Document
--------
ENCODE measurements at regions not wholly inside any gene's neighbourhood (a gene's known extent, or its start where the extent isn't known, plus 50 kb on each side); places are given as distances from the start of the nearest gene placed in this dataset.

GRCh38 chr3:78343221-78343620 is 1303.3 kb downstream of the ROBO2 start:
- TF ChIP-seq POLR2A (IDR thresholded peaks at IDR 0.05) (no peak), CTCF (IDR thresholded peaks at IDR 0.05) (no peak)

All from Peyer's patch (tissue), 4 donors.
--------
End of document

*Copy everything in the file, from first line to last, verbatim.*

ENCODE measurements at regions not wholly inside any gene's neighbourhood (a gene's known extent, or its start where the extent isn't known, plus 50 kb on each side); places are given as distances from the start of the nearest gene placed in this dataset.

GRCh38 chr3:78343221-78343620 is 1303.3 kb downstream of the ROBO2 start:
- TF ChIP-seq POLR2A (IDR thresholded peaks at IDR 0.05) (no peak), CTCF (IDR thresholded peaks at IDR 0.05) (no peak)

All from Peyer's patch (tissue), 4 donors.